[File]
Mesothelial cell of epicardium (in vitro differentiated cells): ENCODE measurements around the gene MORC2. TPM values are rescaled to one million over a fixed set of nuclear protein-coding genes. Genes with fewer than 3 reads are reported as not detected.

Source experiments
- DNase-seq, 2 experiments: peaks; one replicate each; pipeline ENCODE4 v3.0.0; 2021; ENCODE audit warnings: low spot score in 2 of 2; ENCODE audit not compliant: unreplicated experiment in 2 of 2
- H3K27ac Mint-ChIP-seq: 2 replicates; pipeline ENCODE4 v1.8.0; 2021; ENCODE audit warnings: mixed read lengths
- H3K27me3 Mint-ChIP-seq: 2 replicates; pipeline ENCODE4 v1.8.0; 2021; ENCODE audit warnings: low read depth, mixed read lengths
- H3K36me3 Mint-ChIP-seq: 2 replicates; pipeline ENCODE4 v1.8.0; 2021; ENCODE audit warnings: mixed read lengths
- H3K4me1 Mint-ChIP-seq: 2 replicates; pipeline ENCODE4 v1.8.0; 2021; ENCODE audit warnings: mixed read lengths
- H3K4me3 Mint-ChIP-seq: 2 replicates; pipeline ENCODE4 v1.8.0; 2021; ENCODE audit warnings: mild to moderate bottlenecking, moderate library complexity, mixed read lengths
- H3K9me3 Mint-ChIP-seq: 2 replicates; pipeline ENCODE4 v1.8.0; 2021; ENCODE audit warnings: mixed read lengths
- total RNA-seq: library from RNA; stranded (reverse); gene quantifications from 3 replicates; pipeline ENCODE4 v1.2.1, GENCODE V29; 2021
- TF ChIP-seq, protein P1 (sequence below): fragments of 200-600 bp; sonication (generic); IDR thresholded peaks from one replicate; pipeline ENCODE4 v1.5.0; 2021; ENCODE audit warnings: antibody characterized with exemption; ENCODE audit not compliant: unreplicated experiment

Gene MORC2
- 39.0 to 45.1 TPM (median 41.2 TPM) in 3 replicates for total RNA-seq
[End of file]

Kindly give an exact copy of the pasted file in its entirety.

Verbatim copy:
Mesothelial cell of epicardium (in vitro differentiated cells): ENCODE measurements around the gene MORC2. TPM values are rescaled to one million over a fixed set of nuclear protein-coding genes. Genes with fewer than 3 reads are reported as not detected.

Source experiments
- DNase-seq, 2 experiments: peaks; one replicate each; pipeline ENCODE4 v3.0.0; 2021; ENCODE audit warnings: low spot score in 2 of 2; ENCODE audit not compliant: unreplicated experiment in 2 of 2
- H3K27ac Mint-ChIP-seq: 2 replicates; pipeline ENCODE4 v1.8.0; 2021; ENCODE audit warnings: mixed read lengths
- H3K27me3 Mint-ChIP-seq: 2 replicates; pipeline ENCODE4 v1.8.0; 2021; ENCODE audit warnings: low read depth, mixed read lengths
- H3K36me3 Mint-ChIP-seq: 2 replicates; pipeline ENCODE4 v1.8.0; 2021; ENCODE audit warnings: mixed read lengths
- H3K4me1 Mint-ChIP-seq: 2 replicates; pipeline ENCODE4 v1.8.0; 2021; ENCODE audit warnings: mixed read lengths
- H3K4me3 Mint-ChIP-seq: 2 replicates; pipeline ENCODE4 v1.8.0; 2021; ENCODE audit warnings: mild to moderate bottlenecking, moderate library complexity, mixed read lengths
- H3K9me3 Mint-ChIP-seq: 2 replicates; pipeline ENCODE4 v1.8.0; 2021; ENCODE audit warnings: mixed read lengths
- total RNA-seq: library from RNA; stranded (reverse); gene quantifications from 3 replicates; pipeline ENCODE4 v1.2.1, GENCODE V29; 2021
- TF ChIP-seq, protein P1 (sequence below): fragments of 200-600 bp; sonication (generic); IDR thresholded peaks from one replicate; pipeline ENCODE4 v1.5.0; 2021; ENCODE audit warnings: antibody characterized with exemption; ENCODE audit not compliant: unreplicated experiment

Gene MORC2
- 39.0 to 45.1 TPM (median 41.2 TPM) in 3 replicates for total RNA-seq